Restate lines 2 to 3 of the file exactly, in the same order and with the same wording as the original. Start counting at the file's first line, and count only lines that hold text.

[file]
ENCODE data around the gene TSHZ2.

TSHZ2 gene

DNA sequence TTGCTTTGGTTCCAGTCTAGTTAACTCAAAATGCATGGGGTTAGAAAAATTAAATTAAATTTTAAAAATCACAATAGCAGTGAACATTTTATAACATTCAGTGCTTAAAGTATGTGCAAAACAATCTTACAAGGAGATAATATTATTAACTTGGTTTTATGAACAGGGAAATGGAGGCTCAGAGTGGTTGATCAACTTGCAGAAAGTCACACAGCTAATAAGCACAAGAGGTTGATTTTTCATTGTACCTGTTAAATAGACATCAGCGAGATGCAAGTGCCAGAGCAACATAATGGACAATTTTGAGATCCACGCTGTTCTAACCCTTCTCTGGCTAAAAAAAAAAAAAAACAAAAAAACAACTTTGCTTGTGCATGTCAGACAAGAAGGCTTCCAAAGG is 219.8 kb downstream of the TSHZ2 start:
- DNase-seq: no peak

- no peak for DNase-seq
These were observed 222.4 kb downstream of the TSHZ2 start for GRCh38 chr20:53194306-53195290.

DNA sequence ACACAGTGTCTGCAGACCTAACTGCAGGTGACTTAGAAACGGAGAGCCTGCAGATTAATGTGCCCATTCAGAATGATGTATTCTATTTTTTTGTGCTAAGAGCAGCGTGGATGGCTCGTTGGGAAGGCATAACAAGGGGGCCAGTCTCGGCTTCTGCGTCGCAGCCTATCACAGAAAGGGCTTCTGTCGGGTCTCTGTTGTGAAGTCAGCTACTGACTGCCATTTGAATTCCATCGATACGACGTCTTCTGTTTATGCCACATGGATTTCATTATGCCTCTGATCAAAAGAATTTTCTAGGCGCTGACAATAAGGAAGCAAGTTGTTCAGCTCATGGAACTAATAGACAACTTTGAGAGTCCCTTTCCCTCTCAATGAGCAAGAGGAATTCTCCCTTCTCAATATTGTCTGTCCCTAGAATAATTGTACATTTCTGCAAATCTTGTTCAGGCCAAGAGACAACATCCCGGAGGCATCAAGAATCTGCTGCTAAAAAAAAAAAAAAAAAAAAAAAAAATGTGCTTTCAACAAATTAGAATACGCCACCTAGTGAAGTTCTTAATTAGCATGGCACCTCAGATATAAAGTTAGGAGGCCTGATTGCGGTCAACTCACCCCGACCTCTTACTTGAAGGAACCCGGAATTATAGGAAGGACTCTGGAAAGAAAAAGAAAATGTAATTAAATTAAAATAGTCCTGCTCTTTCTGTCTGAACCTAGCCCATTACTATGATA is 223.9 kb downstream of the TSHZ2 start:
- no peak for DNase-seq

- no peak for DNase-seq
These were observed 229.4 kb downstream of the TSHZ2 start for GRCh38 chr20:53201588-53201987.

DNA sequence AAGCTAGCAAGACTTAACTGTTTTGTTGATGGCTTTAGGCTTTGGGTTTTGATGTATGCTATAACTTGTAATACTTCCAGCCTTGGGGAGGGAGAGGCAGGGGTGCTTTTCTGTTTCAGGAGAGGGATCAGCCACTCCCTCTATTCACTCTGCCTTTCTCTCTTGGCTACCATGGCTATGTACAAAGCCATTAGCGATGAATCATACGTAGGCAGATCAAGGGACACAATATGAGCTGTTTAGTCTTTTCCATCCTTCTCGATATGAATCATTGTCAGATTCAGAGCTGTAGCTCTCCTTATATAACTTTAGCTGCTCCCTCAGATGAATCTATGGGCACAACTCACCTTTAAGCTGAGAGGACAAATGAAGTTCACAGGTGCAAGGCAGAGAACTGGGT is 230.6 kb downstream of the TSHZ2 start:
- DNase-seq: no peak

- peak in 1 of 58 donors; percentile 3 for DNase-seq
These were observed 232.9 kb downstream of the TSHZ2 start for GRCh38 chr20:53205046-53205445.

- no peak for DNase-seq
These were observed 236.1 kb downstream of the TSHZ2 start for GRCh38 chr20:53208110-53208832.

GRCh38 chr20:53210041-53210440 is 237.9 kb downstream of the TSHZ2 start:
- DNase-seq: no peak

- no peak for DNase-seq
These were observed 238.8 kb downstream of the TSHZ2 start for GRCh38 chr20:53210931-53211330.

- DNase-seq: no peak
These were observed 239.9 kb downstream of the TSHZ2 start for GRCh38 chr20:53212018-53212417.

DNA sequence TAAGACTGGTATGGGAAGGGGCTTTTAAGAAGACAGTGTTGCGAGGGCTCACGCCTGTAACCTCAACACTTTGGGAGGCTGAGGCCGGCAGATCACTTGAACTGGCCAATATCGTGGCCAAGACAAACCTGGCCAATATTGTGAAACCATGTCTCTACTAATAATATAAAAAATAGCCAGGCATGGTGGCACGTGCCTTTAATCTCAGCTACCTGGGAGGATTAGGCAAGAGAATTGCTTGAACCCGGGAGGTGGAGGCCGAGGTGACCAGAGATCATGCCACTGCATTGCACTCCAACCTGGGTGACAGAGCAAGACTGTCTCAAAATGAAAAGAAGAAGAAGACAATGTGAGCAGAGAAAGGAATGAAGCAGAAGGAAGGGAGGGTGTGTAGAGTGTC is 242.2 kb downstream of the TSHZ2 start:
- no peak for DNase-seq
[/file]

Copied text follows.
TSHZ2 gene

DNA sequence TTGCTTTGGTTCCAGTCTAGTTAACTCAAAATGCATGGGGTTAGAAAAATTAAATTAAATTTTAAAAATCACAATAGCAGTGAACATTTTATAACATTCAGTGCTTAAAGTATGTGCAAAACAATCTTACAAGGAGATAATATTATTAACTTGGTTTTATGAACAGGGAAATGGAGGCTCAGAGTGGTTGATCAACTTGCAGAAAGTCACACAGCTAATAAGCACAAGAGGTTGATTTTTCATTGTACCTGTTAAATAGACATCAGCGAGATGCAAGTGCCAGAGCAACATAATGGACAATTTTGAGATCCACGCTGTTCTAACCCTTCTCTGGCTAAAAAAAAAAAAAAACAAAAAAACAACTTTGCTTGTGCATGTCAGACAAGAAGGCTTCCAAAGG is 219.8 kb downstream of the TSHZ2 start: